by Elloa Mathews, David Swann and Neal Nuwash
South of Oltorf, the neighborhood of Sherwood Oaks (SRCC Area 5) is a distinctly midcentury suburban neighborhood. Jack Andrewartha built a few model homes between Oltorf and Live Oak to appeal to GI’s retiring from Bergstrom Air Force Base. With VA loans available to these airmen returning from the Korean War, the model homes sold quickly and Mr. Andrewartha and five builders then built over 200 homes in five floorplans in the 1960’s south of Oltorf.
Almost all the modest homes were around 1000 square feet 3 bedroom one baths with carports appealing to young families. Airmen used VA loans, that complied with the recently passed Fair Housing Act, to buy the modest houses and Sherwood Oaks quickly became a very integrated neighborhood. This continued into the 1970’s when airmen returned from Vietnam with their brides and moved into Sherwood Oaks. The new residents found Sherwood Oaks convenient to Bergstrom AFB where their families received medical care and bought their groceries, among other activities, and their employment at the IRS, Post Office and the city, state and UT.
The southern boundary of the neighborhood was the St. Edwards High School. A boys high school at the time, it became co-ed during the 1960’s but the male and female dorms were split on the east and west sides of the campus. There was no St. Edwards Drive at the time, but once students were allowed to have cars on campus, the fast driving students began to rut a road between the dorms on the southern boundary of Sherwood Oaks. Eventually, the City of Austin wanted to put a road in where the students were driving and charged all the neighbors living on the southern boundary of the neighborhood to pay for the road.
This is not the only public infrastructure that property owners in Sherwood Oaks had to purchase. As can be seen in the aerial photo, the channel running north to south in the center of the photo is an open drainage ditch. Anyone who has walked from Oltorf to St. Edwards knows the grade increase that occurs walking up to the campus. This means that any rain that falls on the St. Edwards campus runs south to the river through Sherwood Oaks to get to Blunn Creek on the north side of Oltorf.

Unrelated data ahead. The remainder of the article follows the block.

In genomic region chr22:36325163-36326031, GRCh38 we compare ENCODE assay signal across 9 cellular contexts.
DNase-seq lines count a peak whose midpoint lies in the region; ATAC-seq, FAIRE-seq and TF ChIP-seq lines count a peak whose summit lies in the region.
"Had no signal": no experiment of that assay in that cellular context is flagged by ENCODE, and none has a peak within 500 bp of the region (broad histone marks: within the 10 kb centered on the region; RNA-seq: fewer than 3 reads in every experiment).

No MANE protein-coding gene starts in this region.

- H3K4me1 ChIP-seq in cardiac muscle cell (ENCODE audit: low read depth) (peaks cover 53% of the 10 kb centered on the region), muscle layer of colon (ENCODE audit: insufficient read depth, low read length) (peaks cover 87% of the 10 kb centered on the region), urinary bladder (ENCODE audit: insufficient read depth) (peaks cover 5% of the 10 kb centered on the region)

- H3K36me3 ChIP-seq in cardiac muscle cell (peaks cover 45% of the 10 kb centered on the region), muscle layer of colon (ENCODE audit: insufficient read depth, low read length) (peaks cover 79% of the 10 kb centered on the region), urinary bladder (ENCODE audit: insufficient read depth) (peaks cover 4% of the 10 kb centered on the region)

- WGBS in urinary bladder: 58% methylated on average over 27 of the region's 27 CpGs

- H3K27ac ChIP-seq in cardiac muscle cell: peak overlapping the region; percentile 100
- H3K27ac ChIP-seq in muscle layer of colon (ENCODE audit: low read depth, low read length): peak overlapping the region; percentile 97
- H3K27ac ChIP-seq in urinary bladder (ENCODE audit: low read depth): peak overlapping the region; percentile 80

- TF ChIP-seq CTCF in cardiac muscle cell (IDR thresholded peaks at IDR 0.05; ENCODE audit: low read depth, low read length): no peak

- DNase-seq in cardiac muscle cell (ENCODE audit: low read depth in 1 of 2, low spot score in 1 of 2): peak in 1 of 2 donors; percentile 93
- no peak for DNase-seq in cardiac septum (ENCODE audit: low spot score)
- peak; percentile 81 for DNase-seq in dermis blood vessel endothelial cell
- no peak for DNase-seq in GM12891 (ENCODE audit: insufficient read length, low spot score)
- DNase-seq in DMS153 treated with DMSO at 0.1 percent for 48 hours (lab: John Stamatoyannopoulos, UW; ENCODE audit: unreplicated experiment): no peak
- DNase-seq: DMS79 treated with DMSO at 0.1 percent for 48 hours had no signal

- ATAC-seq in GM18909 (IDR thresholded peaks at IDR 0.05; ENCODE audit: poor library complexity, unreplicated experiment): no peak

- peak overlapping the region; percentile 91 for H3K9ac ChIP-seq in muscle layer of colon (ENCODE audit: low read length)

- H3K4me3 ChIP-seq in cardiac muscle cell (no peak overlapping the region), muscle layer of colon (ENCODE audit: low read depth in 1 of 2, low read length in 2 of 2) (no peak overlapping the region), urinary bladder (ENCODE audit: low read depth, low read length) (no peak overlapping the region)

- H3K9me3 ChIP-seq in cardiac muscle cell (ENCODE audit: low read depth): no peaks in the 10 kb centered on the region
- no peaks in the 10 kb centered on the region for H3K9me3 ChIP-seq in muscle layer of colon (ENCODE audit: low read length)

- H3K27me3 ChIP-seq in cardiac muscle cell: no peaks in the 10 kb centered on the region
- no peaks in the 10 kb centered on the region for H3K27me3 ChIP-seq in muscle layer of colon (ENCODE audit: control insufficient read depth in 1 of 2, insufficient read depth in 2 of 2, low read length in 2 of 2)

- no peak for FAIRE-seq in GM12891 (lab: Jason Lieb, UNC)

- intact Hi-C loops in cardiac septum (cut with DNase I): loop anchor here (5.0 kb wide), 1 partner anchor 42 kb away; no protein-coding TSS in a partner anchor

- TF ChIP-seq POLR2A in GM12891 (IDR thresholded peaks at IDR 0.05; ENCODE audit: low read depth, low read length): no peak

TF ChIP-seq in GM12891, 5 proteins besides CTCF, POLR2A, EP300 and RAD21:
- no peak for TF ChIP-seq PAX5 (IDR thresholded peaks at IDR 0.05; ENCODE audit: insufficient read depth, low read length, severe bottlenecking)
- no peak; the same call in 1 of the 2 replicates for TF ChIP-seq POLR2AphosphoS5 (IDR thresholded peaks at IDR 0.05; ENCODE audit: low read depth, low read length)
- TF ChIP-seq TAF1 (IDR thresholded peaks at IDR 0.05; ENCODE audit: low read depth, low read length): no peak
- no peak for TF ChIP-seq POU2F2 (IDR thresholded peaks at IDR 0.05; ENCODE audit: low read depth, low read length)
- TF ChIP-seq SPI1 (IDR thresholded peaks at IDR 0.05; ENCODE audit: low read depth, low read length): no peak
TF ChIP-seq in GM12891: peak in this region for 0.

When the neighborhood was built, the last houses on the south boundary were at the city limits. The north/south streets were built with curbs and run off gutters that all drained into the open drainage ditch. Anyone who lived along the ditch soon became aware of its shortcomings. In the Texas rains, the ditch was not large enough to contain the runoff and all the houses that backed up to it had rivers in their backyards. Then when water stood in it, the open ditch bred mosquitos. And not very neighborly neighbors threw everything from furniture to giant limbs in the ditch. The city disavowed responsibility for the ditch since it had been built by the developer. A dad in law school who lived on Friar Tuck sued the city and finally it was decided that the city would put in a drainage pipe and cover over the ditch. And charge the homeowners that lived along the ditch to pay for it.
In later years, a high up city official described the original open ditch as “minimally engineered”. Unfortunately, the city installed a 16 inch pipe that was too small to carry away the run off as the upstream campus grew from a boys high school to a university.
Fortunately for Sherwood Oaks, the people buying homes in the neighborhood were interested in keeping the neighborhood a great place to live for their families. In the early days, the Green, Rovira and Janosek families joined with Jean Mather and Harriet Buxkemper to ensure that Sherwood Oaks was part of SRCC. It wasn’t until 1979 that the city annexed the neighborhood into the city limits and gave it Single Family 2 residential zoning thanks to Eileen Rovira and Jean Mather’s work.
In the ensuing years, Sherwood Oaks has been home to City Council member Margret Hofmann, also known as “The Tree Lady”, author of Austin’s heritage tree ordinance.
Notable as well was Joe Uriegas, who was bestowed France’s highest military honor for his bravery in WWII. Many residents of Sherwood Oaks, like Mr. Uriegas, were Purple Heart recipients from WWII, Korea and Vietnam.
In the 1980’s former SRCC VP Eileen Rovira was notified that the 38.8 acres of undeveloped land east of Sherwood Oaks to Travis High School was proposed to have 400 condos built. This land backed up to Sherwood Oaks and the development would have only had access through Sherwood Oaks on Long Bow Lane.
Eileen immediately engaged neighbors and SRCC into opposition and lobbied the city to buy the land to protect Blunn Creek and preserve the land as parkland.
The first bond proposal for $1.8 million failed by a 514 vote margin but Eileen did not give up. The Blunn Creek Wilderness Park was listed on a separate bond proposition from the other parks projects, because council members said the separate listing gave the proposed purchase a better chance of passing. It did.